GO LOCAL – Local’s Big Leap


With restaurants on board, the local-food movement looks for new converts

When chef Michael Potters moved to rural Prince Edward County in 2003, the word local meant the local store. Instead of  ordering food from Toronto, he chose to work with County farmers whose names now grace his menu at the 45-seat Angeline’s restaurant in Picton, Ont.

“We started out of necessity, and it grew into a passion,” says Potters, whose cooks feed Rosie the pig and collect eggs  for guests’ breakfast from the restaurant’s new hens. “There’s a story behind every pepper, every eggplant and every carrot we use,” he says. “That story is important for us and for our customers. The farmers are the stars — I just cook.”

Potters’ story echoes across the province, where an increasing number of restaurants are building relationships with growers.

Rory Golden, executive chef at Deerhurst Resort in Muskoka, another local pioneer, is looking forward to serving salads in his restaurants this summer accompanied by a tiny pot of living sprouts, grown exclusively r the resort, and a pair of scissors so guests can snip their own fresh garnish.

Golden says prompt delivery and consistent quality are his biggest local challenges, and there’s extra prep required as his cooks sort through containers from different growers, the only way he can gather the quantities he needs. “We’re always adjusting who we’re going to be using for that week,” he says. But he enjoys the challenge. “Someone can knock on our door with 50 pounds of wild watercress and we’ll have a place for it.”

Local has also become a marketing tool, Golden says, as more meeting planners request locally grown ingredients for banquets of 400 to 500. Some are harvested on the resort’s 760 acres; these include maple syrup, honey, wild mushrooms, shiitakes grown on logs and cattails for a crunchy salad. But if he can’t get a local tomato, he tells organizers, he may have to look across the province or across Canada. He also  finds today’s diners are more accepting when told why they’re getting whitefish instead of rainbow trout. “They seem to understand more about the seasons and the market.”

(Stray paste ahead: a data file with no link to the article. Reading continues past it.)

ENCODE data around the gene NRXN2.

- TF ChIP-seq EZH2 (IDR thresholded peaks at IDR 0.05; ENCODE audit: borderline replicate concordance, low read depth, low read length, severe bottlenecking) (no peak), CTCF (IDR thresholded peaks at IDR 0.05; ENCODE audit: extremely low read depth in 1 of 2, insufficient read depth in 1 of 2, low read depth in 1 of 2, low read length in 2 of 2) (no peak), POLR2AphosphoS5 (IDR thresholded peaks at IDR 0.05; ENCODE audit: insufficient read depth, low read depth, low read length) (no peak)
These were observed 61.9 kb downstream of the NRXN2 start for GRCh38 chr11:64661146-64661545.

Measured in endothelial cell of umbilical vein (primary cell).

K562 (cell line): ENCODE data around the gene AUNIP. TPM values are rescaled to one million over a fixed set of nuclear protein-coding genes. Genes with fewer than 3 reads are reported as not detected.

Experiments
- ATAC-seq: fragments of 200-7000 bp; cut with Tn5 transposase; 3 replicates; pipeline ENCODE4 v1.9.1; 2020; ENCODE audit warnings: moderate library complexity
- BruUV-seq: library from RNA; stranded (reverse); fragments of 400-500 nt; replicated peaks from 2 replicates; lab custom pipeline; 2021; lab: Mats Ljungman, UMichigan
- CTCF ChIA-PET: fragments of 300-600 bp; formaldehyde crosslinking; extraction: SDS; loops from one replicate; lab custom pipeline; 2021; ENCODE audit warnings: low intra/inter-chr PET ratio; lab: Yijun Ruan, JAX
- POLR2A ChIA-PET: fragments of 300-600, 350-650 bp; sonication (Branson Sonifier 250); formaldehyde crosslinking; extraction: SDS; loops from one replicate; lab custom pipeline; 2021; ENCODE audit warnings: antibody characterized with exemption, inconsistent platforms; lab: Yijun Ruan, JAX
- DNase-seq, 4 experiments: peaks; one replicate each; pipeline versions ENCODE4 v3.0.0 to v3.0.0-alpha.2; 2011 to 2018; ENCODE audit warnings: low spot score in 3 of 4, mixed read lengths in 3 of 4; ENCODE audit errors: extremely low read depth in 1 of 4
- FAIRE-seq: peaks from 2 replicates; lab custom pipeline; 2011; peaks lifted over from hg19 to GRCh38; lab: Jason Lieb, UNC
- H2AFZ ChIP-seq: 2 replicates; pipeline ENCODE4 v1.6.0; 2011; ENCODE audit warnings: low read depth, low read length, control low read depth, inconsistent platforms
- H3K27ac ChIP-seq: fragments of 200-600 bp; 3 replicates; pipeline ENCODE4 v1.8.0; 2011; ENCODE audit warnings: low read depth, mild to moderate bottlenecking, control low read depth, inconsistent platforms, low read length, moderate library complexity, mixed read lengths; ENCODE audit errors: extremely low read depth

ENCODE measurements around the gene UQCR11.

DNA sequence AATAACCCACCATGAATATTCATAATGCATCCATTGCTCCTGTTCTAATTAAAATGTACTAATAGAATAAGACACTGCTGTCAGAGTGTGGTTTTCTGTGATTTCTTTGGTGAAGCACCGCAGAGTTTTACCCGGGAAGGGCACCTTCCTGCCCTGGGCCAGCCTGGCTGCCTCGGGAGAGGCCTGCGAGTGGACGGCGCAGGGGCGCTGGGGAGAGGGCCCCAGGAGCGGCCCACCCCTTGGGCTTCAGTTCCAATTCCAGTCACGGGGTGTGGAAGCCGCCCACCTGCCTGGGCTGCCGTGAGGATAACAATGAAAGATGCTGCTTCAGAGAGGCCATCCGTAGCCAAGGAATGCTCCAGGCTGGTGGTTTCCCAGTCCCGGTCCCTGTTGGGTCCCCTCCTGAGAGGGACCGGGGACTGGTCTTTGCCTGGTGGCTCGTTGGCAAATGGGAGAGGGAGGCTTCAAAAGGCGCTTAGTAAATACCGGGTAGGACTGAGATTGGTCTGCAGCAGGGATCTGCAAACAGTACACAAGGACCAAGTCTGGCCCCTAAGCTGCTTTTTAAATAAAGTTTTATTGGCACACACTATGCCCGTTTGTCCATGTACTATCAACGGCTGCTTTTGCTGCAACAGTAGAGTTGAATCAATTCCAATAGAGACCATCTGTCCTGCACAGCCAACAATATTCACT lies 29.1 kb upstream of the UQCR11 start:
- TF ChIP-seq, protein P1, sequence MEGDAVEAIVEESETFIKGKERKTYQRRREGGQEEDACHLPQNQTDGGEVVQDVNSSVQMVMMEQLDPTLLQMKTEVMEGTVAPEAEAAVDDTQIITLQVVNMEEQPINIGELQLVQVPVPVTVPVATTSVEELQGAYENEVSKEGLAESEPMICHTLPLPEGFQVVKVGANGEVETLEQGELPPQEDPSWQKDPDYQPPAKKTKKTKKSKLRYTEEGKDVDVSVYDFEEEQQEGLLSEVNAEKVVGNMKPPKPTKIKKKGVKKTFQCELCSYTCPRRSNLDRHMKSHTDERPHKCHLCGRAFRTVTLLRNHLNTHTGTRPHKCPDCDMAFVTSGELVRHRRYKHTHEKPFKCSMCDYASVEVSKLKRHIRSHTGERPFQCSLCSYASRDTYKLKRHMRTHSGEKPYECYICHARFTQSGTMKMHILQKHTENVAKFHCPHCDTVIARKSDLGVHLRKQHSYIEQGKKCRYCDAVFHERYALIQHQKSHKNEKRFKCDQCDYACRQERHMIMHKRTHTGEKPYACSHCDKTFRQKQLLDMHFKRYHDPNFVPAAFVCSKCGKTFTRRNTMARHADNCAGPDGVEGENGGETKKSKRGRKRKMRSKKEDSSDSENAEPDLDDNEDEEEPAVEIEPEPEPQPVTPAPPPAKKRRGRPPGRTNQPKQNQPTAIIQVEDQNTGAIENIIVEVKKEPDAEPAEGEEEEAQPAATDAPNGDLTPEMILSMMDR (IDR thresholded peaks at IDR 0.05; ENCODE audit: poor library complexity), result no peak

With the help of government grants, schools and seniors’ homes may be the next frontier for the local  movement. In September, when Ontario schools implement the province’s new healthy eating strategy in cafeterias and vending machines, the Peel District School Board west of Toronto will be going one step further. Working with the non-profit environmental group EcoSource, Peel Public Health and Chartwells — a division of Compass Group Canada which runs most of the Board’s cafeterias — intend to serve as much local food as possible to some 150,000 students.

As a first step, Compass conducted an audit to determine how much Ontario-produced food it currently purchases and how to increase that amount. “Produce is the easy one,” says Ross Munroe, president of Chartwells. “You know an apple grown around the corner is a local apple, but acan of tomato sauce is more of a challenge.  We can say bakery products are local, but where did the flour come from? It’s an interesting process, and we’re anxious to be accurate with our numbers.”